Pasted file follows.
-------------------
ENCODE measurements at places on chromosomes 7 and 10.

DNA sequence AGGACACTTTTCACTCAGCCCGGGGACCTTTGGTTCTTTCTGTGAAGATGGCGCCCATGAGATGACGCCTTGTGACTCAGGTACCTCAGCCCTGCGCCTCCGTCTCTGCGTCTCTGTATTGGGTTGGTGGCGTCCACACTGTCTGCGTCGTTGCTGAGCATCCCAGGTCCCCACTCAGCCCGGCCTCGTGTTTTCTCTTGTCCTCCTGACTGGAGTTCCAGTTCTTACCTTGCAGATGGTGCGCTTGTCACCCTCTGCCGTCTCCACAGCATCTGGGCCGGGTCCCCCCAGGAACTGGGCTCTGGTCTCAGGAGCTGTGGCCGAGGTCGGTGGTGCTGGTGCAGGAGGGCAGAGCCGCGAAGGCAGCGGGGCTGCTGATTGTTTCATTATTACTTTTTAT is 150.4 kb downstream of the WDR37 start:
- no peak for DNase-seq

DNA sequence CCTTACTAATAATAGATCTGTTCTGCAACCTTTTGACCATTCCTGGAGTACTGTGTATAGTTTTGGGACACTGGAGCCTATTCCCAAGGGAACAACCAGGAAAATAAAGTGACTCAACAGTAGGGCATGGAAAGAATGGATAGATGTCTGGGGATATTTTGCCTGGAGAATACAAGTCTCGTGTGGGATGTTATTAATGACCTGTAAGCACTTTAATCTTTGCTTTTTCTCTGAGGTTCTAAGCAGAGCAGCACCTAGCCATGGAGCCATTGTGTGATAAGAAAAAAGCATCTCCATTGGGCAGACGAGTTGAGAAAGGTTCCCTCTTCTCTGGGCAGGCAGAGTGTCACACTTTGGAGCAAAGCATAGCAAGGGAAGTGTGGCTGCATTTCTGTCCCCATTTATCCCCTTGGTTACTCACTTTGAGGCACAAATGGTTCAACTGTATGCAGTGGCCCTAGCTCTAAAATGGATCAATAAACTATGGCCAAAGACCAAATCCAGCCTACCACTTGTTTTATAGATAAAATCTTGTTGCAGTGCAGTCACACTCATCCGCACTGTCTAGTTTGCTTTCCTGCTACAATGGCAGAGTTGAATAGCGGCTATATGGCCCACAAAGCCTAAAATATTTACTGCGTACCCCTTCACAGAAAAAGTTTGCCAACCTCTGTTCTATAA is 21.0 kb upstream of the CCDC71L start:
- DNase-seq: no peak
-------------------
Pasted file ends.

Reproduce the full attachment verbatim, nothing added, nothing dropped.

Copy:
ENCODE measurements at places on chromosomes 7 and 10.

DNA sequence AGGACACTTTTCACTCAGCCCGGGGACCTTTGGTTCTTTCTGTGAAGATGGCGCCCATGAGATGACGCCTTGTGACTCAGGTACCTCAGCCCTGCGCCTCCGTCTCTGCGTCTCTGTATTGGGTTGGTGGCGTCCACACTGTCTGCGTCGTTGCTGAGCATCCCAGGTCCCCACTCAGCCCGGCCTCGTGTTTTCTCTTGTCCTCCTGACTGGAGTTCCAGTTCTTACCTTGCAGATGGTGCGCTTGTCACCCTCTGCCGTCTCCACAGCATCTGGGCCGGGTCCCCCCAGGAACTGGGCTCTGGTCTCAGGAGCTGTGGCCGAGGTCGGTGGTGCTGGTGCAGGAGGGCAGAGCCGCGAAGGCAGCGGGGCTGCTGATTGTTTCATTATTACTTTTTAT is 150.4 kb downstream of the WDR37 start:
- no peak for DNase-seq

DNA sequence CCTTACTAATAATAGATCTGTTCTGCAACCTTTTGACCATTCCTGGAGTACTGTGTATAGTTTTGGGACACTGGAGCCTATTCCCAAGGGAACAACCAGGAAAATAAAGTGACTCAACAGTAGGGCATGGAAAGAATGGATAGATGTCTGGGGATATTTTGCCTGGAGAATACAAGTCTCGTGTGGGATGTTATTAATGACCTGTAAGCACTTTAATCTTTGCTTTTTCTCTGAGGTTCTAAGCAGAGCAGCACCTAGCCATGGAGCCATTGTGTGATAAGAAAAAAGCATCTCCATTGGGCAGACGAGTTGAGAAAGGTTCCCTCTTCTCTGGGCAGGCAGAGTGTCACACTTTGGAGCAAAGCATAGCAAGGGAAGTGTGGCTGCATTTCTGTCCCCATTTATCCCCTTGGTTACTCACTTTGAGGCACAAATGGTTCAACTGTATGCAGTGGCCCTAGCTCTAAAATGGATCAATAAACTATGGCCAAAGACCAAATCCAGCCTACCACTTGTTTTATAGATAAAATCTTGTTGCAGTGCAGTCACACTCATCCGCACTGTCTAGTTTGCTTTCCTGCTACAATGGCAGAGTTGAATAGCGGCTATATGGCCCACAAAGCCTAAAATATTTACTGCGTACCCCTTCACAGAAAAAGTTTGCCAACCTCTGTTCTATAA is 21.0 kb upstream of the CCDC71L start:
- DNase-seq: no peak